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Kettlebells are the best way to crank out a quick and effective workout for optimal strength training. No longer do you have to enlist every piece of iron in the gym, blast your entire body for two hours, and then collapse on the mat in a heap of exhaustion and lactic acid.
When efficiency is the name of the game, ask a marine for advice. In this case, we asked Oliver Quinn for one of his favorite quick-hitting workouts. He’s a former Royal Marine who’s now an Austin, TX-based strength coach and StrongFirst Team Leader specializing in kettlebell, barbell, and bodyweight training. His feats of strength include: a 200-pound kettlebell clean, a 150-pound kettlebell pistol squat, and 150-pound kettlebell press. So yeah, Quinn knows how to get you strong, lean, and jacked with nothing more than a kettlebell.
“The Moving Target Kettlebell Complex is a huge favorite of mine that I learned at StrongFirst,” he says. “It’s just cleans, presses, and squats.” But don’t let the simplicity fool you—the workout is designed to kick your ass.
As you move through the complex, the reps and intensity vary for each move, explains Quinn. “Two exercises stay easy as one gets more intense, letting you really focus on the target exercise for that round.” While the rep counts vary, they stay firmly in the strength range. And, as an added bonus, you’ll get in a solid conditioning and abdominal session, too. (All of the pressing, cleaning, and squatting will mean you need to keep your abs tight.)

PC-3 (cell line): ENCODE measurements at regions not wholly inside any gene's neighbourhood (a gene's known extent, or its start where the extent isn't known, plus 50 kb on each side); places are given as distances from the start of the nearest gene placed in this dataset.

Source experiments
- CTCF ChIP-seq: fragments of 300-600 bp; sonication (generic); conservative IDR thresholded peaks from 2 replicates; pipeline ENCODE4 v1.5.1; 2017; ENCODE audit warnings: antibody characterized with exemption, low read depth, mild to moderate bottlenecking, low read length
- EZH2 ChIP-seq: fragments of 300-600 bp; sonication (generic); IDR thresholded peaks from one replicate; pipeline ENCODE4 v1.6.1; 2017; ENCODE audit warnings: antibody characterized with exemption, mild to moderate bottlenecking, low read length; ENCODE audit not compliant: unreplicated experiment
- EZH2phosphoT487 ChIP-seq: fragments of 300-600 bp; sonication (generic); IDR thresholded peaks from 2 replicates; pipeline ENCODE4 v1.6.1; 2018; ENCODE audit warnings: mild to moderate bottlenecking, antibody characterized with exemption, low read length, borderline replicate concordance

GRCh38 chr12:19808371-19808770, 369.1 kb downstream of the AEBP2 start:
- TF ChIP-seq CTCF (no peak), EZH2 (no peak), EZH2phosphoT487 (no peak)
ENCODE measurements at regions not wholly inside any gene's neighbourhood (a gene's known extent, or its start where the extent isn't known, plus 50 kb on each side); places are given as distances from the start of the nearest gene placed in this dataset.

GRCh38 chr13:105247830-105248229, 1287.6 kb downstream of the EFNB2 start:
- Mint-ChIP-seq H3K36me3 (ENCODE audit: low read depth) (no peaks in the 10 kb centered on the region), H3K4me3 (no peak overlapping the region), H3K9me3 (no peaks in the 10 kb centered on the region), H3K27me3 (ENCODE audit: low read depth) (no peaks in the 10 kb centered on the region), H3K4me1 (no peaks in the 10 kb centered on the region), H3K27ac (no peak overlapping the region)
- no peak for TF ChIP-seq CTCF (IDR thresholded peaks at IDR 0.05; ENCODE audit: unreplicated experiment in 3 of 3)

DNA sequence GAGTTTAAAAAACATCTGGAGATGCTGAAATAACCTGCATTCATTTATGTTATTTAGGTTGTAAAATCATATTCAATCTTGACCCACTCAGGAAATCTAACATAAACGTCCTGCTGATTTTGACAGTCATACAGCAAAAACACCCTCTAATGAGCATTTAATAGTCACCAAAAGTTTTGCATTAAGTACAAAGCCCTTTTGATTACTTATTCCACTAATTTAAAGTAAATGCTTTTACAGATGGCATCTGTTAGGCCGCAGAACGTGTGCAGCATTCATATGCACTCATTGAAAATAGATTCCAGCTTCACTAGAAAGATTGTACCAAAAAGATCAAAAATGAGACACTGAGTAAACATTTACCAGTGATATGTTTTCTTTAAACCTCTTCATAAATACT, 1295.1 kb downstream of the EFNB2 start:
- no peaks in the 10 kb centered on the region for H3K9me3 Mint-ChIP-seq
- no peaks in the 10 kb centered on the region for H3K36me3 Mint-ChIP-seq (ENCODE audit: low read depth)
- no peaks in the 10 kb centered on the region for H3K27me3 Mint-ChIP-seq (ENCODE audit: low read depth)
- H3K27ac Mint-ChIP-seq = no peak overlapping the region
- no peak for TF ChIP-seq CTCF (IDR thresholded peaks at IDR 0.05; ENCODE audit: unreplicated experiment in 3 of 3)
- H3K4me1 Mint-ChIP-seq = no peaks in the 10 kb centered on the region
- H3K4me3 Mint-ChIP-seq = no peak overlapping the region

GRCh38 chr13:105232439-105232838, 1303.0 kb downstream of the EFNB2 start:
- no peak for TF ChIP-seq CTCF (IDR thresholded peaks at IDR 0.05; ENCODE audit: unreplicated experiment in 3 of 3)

Perhaps the best part of Quinn’s workout is that it doesn’t take all day—or even half an hour. If you double up the kettlebells, placing one in each hand, he says that you can easily fit two rounds into 10 minutes, or even three if you really push it.
“A good start for the average male is a pair of 16 kilogram (or 36-pound) kettlebells,” says Quinn. And if you can get through the workout with 20 to 24kg (45 and 54 pound) bells, pat yourself on the back—you’re officially strong.
With just three basic lifts, the Moving Target Kettlebell Complex will build muscle and increase strength. “Do this every other day, three times per week, or whenever you can fit it in,” says Quinn. Perform each round three times through, resting as little as possible.
Perform exercises in order, starting with two cleans, one press, and one squat, then three cleans, one press, and one squat, and so on. Finish one round before beginning the next. Between rounds, put the bells down and rest for one minute. Perform the full circuit two to three times.